Fresh off the heels of ATF 41P/41F (Trust “loophole”), a new Bureau of Alcohol, Tobacco, Firearms and Explosives (BATFE or ATF) proposal is set to hit the Federal Register tomorrow. In what is surely to be dubbed ‘ATF 29P’, the agency is proposing a change to current rules to clarify suppressor markings. Currently, as the rules stand, suppressors must be marked with certain identifying manufacturer information, but there aren’t any specifics on the locations on of those markings on the silencer itself.
SUMMARY: The Department of Justice is considering amending the regulations of the Bureau of Alcohol, Tobacco, Firearms, and Explosives (ATF) to require licensed manufacturers, licensed importers, and nonlicensed makers to place identification markings on the outer tube of firearm silencers and firearm mufflers. The Department wishes to gather information and comments from the public and industry concerning whether or not the regulations should be amended.
Apparently in April of 2008, the National Firearms Act Trade and Collectors Association (NFATCA) petitioned the ATF to clarify that only the outer tube should be marked:
There has been an overwhelmingly negative response from the members of our trade to this particular guidance. . . . there is strong policy agreement between ATF and our trade that only the silencer [outer] tube should be marked in accordance with the marking requirements of Parts 478 and 479 of Title 27 of the Code of Federal Regulations. . . . Allowing end caps to be the possible marking 6 location for silencers does constitute a serious public safety issue in the areas of diversion, tracing, and evasion of other NFA rules.
This petition came after the ATF stated that markings could be made on silencer tubes OR endcaps:
Although in its April 2008 guidance ATF recommended that manufacturers place all required markings on the outer tube of the silencer, it stated that the required markings could also be placed on any external part of the silencer, including the end cap, provided the required markings are conspicuous and legible.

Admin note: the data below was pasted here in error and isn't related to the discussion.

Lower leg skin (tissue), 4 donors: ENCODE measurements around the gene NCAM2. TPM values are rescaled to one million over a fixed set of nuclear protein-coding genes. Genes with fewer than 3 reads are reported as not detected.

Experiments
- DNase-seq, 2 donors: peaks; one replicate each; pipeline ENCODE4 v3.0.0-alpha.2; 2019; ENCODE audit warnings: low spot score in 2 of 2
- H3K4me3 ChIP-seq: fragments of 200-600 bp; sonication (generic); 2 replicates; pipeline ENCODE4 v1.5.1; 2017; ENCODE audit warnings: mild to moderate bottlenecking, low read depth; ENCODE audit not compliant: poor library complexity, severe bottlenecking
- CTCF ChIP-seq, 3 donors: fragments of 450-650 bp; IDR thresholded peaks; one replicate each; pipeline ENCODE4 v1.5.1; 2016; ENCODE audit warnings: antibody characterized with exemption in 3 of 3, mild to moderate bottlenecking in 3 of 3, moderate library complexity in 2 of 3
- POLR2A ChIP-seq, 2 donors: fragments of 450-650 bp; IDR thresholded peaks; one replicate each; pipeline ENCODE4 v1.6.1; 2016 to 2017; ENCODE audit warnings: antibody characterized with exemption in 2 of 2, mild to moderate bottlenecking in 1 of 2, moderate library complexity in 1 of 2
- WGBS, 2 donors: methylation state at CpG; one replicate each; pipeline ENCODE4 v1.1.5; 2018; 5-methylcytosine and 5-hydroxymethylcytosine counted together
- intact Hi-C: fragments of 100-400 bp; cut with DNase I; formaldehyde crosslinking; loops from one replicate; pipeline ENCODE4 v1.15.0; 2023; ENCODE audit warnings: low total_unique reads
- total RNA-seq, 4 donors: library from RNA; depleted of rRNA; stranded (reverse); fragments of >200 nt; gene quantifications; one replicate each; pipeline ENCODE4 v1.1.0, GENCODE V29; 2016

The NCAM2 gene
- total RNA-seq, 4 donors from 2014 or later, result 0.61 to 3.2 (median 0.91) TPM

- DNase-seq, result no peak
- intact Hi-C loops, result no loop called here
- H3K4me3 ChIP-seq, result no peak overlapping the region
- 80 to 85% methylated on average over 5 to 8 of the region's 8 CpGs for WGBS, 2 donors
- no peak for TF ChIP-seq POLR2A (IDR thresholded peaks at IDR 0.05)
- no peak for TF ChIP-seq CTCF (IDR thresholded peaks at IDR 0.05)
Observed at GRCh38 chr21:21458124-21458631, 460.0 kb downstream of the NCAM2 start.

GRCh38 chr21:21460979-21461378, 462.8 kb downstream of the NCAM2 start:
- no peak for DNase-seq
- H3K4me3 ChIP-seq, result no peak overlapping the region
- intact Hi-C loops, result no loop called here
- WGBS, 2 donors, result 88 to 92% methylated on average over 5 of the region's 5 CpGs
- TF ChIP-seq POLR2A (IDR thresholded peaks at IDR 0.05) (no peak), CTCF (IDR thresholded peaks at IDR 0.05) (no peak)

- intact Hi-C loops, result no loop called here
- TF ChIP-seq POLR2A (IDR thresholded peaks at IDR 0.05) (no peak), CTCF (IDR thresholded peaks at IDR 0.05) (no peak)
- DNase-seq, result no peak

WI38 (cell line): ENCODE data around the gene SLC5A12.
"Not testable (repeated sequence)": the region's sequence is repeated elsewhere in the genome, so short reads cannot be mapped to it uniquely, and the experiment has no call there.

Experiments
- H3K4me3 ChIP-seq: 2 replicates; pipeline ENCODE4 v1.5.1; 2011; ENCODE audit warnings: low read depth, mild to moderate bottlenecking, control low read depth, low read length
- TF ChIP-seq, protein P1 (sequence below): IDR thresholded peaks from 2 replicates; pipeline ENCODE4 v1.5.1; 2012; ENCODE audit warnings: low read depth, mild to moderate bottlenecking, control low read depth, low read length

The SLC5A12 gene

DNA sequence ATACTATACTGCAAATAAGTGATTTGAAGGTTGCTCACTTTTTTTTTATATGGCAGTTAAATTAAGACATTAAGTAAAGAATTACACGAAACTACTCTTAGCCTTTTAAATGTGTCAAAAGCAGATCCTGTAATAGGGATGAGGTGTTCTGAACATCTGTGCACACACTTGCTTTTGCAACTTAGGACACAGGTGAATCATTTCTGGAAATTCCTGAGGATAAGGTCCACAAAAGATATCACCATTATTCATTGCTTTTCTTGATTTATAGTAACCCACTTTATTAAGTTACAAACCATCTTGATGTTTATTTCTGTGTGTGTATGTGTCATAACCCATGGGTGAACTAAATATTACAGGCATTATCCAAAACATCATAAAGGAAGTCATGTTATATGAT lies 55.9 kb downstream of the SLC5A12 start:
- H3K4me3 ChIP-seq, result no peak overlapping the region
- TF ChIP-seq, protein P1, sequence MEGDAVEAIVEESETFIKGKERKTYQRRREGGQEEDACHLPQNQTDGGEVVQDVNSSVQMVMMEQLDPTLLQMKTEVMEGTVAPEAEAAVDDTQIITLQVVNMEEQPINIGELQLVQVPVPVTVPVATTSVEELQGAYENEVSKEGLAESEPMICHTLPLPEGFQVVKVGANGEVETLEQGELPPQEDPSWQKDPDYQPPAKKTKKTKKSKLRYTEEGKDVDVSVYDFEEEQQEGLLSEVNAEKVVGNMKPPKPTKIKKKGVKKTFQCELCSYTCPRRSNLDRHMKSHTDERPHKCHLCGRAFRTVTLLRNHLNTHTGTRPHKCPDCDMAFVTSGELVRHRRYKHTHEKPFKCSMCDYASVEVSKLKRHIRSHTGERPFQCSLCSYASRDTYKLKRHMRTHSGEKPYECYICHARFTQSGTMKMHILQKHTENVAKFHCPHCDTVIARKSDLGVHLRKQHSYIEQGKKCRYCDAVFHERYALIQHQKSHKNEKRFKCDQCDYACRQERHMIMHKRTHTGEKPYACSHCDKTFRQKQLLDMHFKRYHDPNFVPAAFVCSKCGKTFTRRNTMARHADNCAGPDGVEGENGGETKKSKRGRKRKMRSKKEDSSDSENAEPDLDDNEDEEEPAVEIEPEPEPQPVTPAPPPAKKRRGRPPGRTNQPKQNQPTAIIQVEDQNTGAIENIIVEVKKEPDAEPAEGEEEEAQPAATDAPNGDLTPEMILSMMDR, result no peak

The ATF agreed with the NFATCA’s stance that the marking locations needed clarification or otherwise could ‘constitute a serious public safety issue’ and continued:
Accordingly, the petitioner requested that the relevant regulations be amended to require that a silencer be marked on the outer tube (as opposed to other locations), unless a variance is granted by the Director on a case-by-case basis for good cause. ATF finds that the petitioner has raised valid concerns and it believes that an amendment of the regulations is warranted. Therefore, based upon the statutory language and the facts as outlined below, ATF seeks to address the marking requirements of silencers to ensure that the serial numbers are placed on the part of the silencer that is least likely to be destroyed or removed, and therefore most likely to ensure that law enforcement are able to identify and trace a particular firearm silencer or firearm muffler.
It is unclear why the NFATCA petioned the ATF for a rule change in 2008 and why the ATF is just now following up eight years later.
As with any other proposed rule-making, the ATF is soliciting comments from both industry and consumers:
Although ATF is soliciting comments on the following specific questions, it is also requesting any relevant information on the subject.
1. What percentage of manufacturers mark the end cap? If an outer tube is present, why do manufacturers mark the end cap instead of the outer tube of the silencer?
2. If there is an additional cost (fixed or variable) between marking the end cap instead of the outer tube, how would ATF estimate such costs across the entire industry?
3. Are there other parts or locations where the markings may be placed and still meet the requirements? If so, where?
4. Are there silencer designs for a completed device for which marking the outer tube would be impossible? If so, what are those designs?
5. When there are multiple outer tubes that make up one complete device, how should they be marked?
Although comments can be submitted by mail or fax, electronic submissions can be made by accessing the Federal eRulemaking Portal at http://www.regulations.gov.
If you decide to comment on 29P, be professional in your wording; Comments that include foul language will be dismissed from consideration.
The full document, set to be filed on May 4th, can be found here.